A Grade II listed building, it does say in the listing that it was built circa 17th century, but other sources cite it as being 12th century, commensurate with St Michael's church opposite. The listing might be inaccurate because it's an inherited piece of information from an original listing in the 1950's, and there were some structural alterations of the roof ridge and other parts which may account for the discrepancy, but it's something to be aware of.
The Inn is still in use today and, exactly opposite St Michael's Church, it's in the perfect position for coming out of the church and straight into the pub on a Sunday morning. ;)
Built with the local chert, the inn is a traditional thatched Devon building with modern additions, which include a restaurant and rear function room. However, the side entrance, with it's flag stone floors, and the bar which still retains the planked floor, oak panelling and pew seating, are unchanged. The original open fire consists of ovens and cooking irons along with a massive fire surround.
Or, at least, they were unchanged at the time of my visit. More about that further on.
There are two entrances. The front door, as seen on the photo at the top of the page, has a stone porch with thatched roof and there is a rather steep step down from the pavement. The side door, seen above, leads into the entrance/seating area, below.
The interior photos were taken in 2009, after which I realised the camera was on the wrong ASA setting (I was using a stop gap camera between my usual one dying and it's replacement). I always meant to go back and retake them, as the fireplace ones especially are somewhat resistant to post-editing.
Unfortunately, I discovered on the Harbour Inn website recently that the interior has been completely renovated and looks amazingly nothing like it does here. So these will have to do for my record of what it looked like before, and if I do have a walk to the village I can get some 'after' photos too.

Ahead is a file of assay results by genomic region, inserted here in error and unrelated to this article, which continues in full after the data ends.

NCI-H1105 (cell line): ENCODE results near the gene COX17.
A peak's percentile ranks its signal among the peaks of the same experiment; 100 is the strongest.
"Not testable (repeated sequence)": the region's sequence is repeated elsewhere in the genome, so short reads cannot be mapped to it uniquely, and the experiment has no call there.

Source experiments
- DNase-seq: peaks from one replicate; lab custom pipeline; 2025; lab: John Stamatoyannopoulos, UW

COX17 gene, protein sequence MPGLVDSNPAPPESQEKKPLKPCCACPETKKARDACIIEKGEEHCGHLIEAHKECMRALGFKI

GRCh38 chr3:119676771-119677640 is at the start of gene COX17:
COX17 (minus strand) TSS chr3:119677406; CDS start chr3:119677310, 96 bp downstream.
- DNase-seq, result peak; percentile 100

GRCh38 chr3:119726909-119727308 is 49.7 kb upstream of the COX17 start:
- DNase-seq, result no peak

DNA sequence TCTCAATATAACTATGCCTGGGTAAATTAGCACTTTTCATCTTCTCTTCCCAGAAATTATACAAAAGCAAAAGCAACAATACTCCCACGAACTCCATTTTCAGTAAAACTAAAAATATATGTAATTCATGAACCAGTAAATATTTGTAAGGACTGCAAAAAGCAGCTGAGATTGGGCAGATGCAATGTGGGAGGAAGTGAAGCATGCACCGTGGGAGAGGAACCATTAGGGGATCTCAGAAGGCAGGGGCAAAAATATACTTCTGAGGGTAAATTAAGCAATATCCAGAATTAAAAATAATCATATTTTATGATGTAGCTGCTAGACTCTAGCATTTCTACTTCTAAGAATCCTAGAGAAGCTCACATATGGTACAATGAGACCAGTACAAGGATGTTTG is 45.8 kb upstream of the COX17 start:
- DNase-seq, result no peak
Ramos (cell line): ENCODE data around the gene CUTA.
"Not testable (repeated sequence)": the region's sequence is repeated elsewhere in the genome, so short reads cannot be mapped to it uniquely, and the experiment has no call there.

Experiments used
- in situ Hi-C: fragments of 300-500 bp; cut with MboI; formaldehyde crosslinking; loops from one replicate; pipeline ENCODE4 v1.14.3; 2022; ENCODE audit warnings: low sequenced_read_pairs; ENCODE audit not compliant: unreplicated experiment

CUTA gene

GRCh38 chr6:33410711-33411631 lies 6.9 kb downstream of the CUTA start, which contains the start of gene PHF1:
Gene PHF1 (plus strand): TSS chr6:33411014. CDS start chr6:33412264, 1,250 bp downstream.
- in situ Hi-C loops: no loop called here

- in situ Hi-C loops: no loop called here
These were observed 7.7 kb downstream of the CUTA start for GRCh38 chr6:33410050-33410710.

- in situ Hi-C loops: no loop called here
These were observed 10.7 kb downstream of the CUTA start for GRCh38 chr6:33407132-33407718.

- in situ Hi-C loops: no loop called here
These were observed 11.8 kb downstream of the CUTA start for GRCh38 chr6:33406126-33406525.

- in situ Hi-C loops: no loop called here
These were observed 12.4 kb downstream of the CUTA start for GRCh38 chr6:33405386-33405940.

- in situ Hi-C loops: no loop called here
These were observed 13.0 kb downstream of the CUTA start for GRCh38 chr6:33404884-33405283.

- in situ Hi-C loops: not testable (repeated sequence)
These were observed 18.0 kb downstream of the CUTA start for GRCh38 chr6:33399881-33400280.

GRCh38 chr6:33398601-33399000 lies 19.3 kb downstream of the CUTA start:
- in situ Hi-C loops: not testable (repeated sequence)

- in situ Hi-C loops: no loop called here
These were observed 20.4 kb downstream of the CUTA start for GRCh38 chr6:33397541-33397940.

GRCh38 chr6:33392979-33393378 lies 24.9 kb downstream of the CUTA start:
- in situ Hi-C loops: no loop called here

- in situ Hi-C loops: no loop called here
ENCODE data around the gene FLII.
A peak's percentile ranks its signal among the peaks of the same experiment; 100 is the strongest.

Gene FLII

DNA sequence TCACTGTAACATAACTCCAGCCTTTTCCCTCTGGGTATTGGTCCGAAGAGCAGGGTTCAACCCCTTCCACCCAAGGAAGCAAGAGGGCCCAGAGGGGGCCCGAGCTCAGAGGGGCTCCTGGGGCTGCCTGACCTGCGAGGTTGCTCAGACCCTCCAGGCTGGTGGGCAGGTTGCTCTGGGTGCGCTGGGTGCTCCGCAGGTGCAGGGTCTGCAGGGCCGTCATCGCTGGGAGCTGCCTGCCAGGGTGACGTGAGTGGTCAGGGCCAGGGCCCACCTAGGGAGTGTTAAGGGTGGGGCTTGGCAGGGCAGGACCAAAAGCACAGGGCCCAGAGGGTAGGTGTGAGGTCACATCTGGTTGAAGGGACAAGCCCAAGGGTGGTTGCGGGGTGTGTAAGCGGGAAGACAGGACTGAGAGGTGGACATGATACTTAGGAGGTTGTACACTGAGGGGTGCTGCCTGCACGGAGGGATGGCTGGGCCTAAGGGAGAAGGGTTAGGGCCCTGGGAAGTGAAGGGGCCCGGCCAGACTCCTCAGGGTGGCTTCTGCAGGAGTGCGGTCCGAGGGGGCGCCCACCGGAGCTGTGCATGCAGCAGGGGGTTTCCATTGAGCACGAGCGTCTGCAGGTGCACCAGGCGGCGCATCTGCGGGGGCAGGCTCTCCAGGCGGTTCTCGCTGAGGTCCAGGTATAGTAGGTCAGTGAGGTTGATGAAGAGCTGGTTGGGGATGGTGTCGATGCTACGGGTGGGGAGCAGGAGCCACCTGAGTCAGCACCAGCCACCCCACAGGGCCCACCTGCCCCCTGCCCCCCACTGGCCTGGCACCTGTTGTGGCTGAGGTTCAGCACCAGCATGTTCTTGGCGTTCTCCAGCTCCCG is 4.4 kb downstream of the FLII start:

Below, the bar is (or was) presumably between two bars. I've never been in the Pilot Bar, so I don't know what that was like. I sometimes came in with friends from the village in the evening and we stayed in the one bar, or if I dropped in for coffee while out walking on my own I'd usually sit in the garden, and it was only when taking the photos that I even realised there was another bar!
It's such a shame that my photo of the fireplace came out so unclear, as it really doesn't do it justice. A large open fire, as would be expected from it's era, with a stopped chamfer timber bressummer. I couldn't remember off hand (and couldn't use the photo to check unfortunately) that there may have been a date and coat of arms on the fire back. However, on a quick visit for coffee just before Christmas 2015, I asked one of the young ladies serving, and she kindly helped me to look for the date. It's 1662, during the reign of King Charles II, which ties in with the 17th century dating of the building. Unfortunately I didn't have my camera with me that day, so I'll have to add that when I take some 'after' photos.
On Christmas eve the burning of the ashen faggot takes place, when a huge six foot long and three feet high faggot consisting of twigs is brought in and burnt on the open grate, accompanied by verse and carol singing.
Another delightful view of the side garden with outdoor seating. Just the place to chill out with coffee or something stronger.
A few more photos can also be seen along with these in the Photo Gallery album.